The word is coming from all levels of government on both sides of the political spectrum, “if you’re staying on the Central Coast and don’t live here, go home”.
And if you are a Coast resident who is aware of non-residents staying in the region, report them.
As Easter and the school holidays approach, Member for Robertson, Lucy Wicks, has called for holiday makers and tourists to return home and stay home while social distancing and social isolation measures remain in place.
“Home means home, this is not the time for a holiday,” Wicks said.
“I’ve heard from many local residents about their concerns with an influx of holiday makers choosing to self-isolate on the Central Coast.
“While I can understand why tourists would want to come to our beautiful region, right now, it’s simply not OK.
“It is vital for the safety of our community that people stay in their primary residences to self-isolate and to follow the Government guidelines around non-essential travel.
“This is a particularly important message with school holidays and the Easter long weekend approaching.”
The State Government has made it abundantly clear that holidaying in a regional area is not a reasonable excuse to be traveling at this time, and the offence carries a maximum penalty of imprisonment for six months or a fine of up to $11,000 (or both), with an additional fine of $5,500 for each day the offence continues, Wicks said.
“I look forward to a time when tourists can return to the Central Coast to support local businesses, enjoy our beautiful beaches and amazing scenery, when the restrictions are lifted,” she said.
“We are all in this together, we all have the responsibility to do the right thing and stay at home to protect our community from coronavirus.”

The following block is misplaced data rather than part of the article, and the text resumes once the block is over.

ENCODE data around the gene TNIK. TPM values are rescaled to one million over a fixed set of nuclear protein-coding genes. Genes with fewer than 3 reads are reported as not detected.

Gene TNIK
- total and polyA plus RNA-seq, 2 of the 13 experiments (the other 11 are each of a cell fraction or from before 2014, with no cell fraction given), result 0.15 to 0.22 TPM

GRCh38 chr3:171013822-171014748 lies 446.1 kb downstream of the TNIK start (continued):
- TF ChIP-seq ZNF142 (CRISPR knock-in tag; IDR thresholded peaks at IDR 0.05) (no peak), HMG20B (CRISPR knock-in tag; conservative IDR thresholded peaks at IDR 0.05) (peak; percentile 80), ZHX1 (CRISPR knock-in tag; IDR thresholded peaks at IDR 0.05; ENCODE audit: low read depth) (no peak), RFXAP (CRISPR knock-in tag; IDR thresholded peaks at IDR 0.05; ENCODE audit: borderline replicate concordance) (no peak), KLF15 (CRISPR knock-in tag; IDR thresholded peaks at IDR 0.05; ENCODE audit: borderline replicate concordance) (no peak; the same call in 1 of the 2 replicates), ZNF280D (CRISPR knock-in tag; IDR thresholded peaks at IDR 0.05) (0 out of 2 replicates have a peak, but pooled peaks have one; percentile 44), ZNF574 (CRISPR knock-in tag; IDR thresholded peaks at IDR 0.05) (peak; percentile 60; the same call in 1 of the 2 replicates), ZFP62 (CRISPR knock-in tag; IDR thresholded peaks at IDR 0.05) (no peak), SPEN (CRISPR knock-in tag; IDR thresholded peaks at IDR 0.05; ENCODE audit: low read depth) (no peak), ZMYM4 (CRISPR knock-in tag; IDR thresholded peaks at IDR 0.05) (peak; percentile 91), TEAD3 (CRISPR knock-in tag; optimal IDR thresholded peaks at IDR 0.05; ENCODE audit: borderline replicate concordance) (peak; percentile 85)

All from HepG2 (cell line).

Parliamentary Secretary for the Central Coast, Adam Crouch, echoed the sentiment and said only permanent residents of the LGA should be on the Coast.
“The Central Coast LGA currently has the fourth highest count of COVID-19 cases in NSW (as of April 1),” Crouch said.
“The way to stop this increasing is for everyone to follow the restrictions and social distancing rules.
“If your residential address is not a Central Coast suburb, it’s important that you go home.
Given the LGA’s status as a popular holiday destination and its abundance of holiday homes, Crouch advised permanent residents that they should feel free to report any holidaymakers flouting the travel directive to Crime Stoppers.
“The Federal and State Governments have made it crystal clear that no one should be travelling right now,” he said.
“Any non-permanent residents who travel to the Coast risk placing undue pressure on our Local Health District if they get sick.
“The Central Coast Local Health District is doing an amazing job in dealing with this pandemic, but they are only equipped to deal with permanent residents, as are all other Local Health Districts in the State.
“Central Coast residents have been stringent with their social distancing and the latest data indicates that our LGA has gotten ahead of the curve, but we cannot take that for granted, and I encourage any residents to report breaches of current restrictions.